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Pollinator visitation to mass-flowering courgette and co-flowering wild flowers: Implications for pollination and bee conservation on farms
- Knapp, Jessica L., Shaw, Rosalind F., Osborne, Juliet L.
- Basic and applied ecology 2018
- Apis mellifera, Bombus, Cucurbita pepo, crops, edge effects, farms, flowers, growers, habitats, honey bees, plant communities, pollination, pollinators, solitary bees, species richness, weeds, wild flowers, zucchini, United Kingdom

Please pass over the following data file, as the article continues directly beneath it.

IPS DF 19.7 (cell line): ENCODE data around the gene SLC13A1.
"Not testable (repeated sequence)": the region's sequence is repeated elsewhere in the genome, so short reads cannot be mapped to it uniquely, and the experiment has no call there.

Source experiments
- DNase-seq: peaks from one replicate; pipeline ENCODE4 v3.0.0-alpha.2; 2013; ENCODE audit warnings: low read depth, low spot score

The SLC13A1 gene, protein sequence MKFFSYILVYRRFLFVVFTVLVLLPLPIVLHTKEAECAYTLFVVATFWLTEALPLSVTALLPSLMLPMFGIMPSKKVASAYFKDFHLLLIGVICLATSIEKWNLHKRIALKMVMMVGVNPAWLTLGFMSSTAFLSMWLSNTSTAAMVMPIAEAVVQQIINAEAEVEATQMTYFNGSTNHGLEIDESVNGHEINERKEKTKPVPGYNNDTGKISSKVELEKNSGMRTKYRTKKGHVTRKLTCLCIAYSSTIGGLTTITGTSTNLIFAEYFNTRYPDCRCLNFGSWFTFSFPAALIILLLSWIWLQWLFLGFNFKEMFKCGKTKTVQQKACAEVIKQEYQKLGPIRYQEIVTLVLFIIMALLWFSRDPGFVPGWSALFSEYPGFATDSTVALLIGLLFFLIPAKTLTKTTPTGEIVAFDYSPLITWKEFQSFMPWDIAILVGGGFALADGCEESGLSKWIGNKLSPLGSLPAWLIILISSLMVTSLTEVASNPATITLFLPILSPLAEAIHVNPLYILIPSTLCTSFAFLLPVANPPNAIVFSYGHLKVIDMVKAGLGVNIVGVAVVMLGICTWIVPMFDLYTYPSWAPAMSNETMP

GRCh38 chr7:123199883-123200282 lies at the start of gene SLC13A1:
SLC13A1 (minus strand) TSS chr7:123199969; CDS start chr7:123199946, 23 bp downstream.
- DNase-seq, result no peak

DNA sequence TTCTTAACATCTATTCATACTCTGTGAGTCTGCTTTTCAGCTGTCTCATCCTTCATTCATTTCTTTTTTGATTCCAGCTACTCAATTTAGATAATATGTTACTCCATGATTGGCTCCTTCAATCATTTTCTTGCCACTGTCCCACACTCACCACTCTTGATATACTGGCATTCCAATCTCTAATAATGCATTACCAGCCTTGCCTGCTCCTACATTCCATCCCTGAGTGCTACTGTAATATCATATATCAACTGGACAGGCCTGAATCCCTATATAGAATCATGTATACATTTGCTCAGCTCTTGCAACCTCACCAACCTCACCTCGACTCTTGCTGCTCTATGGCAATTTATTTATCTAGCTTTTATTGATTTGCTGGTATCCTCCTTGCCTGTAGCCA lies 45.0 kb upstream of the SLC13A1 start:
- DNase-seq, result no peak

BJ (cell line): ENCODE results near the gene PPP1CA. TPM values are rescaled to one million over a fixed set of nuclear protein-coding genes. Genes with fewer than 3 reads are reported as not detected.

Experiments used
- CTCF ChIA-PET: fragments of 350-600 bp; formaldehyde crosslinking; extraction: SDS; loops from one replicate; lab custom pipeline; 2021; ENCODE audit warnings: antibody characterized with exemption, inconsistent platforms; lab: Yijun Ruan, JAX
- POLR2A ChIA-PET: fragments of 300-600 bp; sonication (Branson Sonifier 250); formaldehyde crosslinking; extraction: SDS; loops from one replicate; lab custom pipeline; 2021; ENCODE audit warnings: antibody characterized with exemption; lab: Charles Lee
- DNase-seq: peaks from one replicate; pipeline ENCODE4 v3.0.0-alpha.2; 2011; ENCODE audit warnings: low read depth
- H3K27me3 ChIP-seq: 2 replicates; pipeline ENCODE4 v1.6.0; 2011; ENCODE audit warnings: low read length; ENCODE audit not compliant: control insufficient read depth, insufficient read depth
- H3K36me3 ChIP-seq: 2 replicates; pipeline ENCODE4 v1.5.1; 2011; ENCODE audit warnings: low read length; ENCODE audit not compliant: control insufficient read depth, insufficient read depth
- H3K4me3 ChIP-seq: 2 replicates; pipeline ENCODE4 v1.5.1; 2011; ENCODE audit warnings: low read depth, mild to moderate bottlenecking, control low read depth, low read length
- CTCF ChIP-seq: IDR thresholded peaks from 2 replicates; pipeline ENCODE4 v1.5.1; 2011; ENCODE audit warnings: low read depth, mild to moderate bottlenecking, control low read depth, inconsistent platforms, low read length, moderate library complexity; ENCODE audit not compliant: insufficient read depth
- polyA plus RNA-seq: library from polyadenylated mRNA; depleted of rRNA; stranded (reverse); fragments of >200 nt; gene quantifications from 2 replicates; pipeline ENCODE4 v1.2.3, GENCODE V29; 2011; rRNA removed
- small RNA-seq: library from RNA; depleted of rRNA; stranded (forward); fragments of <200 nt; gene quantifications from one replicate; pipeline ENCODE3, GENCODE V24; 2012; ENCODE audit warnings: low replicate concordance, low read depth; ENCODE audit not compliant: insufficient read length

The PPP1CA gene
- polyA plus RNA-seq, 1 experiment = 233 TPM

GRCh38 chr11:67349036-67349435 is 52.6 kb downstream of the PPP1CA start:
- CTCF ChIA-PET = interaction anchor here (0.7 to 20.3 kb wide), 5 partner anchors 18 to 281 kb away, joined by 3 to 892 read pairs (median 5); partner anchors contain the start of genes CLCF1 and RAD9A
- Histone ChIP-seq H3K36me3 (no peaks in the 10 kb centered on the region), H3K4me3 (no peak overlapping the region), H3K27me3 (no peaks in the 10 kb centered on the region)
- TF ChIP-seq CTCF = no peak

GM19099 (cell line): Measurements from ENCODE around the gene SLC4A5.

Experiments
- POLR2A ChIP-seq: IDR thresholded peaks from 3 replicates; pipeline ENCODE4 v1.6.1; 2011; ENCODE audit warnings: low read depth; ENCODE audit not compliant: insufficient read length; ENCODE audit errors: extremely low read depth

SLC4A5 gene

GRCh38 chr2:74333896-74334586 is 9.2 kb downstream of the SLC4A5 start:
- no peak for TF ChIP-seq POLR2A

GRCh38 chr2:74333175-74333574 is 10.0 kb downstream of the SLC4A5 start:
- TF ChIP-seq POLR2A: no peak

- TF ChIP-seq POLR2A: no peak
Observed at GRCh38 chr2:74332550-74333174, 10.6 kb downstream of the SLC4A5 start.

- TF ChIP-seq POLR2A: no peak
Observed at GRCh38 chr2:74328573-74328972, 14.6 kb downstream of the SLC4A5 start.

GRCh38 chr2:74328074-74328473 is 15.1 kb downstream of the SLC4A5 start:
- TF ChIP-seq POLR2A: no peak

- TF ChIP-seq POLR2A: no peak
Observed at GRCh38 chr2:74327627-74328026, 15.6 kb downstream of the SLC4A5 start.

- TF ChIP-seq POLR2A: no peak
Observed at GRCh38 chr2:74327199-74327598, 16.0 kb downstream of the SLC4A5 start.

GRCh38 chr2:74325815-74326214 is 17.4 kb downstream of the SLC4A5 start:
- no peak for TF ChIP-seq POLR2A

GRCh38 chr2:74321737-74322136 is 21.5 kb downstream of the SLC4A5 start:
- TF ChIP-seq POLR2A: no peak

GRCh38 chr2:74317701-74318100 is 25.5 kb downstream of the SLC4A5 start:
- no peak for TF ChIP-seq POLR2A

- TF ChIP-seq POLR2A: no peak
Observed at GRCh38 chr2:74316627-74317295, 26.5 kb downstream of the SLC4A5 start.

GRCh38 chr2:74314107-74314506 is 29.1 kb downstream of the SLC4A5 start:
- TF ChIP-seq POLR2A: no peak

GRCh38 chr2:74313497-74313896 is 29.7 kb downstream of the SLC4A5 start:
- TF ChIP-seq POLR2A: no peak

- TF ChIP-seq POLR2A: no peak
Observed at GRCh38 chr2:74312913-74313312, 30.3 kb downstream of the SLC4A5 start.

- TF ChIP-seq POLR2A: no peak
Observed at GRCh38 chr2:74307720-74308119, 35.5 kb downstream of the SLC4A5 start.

- Managing the complex relationship between pollinators and their habitat requirements is of particular concern to growers of pollinator-dependent crop species, such as courgette (Cucurbita pepo). Naturally occurring wild flowers (i.e. agricultural weeds) offer a free, sustainable, and often underappreciated resource for pollinators, however, they may compete with crop flowers for visits. To understand the extent to which floral resources mediate pollinator visitation to courgette flowers and courgette fields, plant community and pollinator visitation data were collected at two spatial scales: field scale (in margins, and in the cropped area) and farm scale (500m and 2000m radii) for nine courgette fields across the UK. Apis mellifera (honeybees) and Bombus spp. (bumblebees) were the only pollinators observed to visit courgette flowers. Bumblebees were significantly more abundant on courgette flowers in fields with a greater species richness of wild flowers in the crop, whilst honeybees were significantly more abundant on courgette flowers in areas with less semi-natural habitat. For both honeybees and bumblebees, their abundance in field margins did not significantly reduce their abundance on courgette flowers, suggesting that wild flowers were not competing with courgette flowers for pollinator visitation. Although solitary bees were not observed to visit courgette flowers, their abundance and species richness in courgette fields were significantly greater with more semi-natural habitat and a greater species richness of wild flowers. Therefore, allowing uncultivated areas around the crop to be colonised by species-rich wild flowers is an effective way of boosting the abundance of bumblebees, which are important visitors to courgette flowers, as well as the abundance and species richness of solitary bees, thereby benefitting pollinator conservation.